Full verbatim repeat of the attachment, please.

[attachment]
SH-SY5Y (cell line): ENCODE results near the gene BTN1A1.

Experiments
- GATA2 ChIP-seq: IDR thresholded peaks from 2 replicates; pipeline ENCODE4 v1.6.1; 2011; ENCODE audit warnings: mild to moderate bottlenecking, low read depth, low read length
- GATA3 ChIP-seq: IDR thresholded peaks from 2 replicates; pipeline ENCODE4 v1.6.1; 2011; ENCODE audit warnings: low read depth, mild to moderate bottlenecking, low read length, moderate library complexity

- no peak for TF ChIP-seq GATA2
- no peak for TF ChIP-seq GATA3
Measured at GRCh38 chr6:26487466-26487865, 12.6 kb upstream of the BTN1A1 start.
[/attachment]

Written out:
SH-SY5Y (cell line): ENCODE results near the gene BTN1A1.

Experiments
- GATA2 ChIP-seq: IDR thresholded peaks from 2 replicates; pipeline ENCODE4 v1.6.1; 2011; ENCODE audit warnings: mild to moderate bottlenecking, low read depth, low read length
- GATA3 ChIP-seq: IDR thresholded peaks from 2 replicates; pipeline ENCODE4 v1.6.1; 2011; ENCODE audit warnings: low read depth, mild to moderate bottlenecking, low read length, moderate library complexity

- no peak for TF ChIP-seq GATA2
- no peak for TF ChIP-seq GATA3
Measured at GRCh38 chr6:26487466-26487865, 12.6 kb upstream of the BTN1A1 start.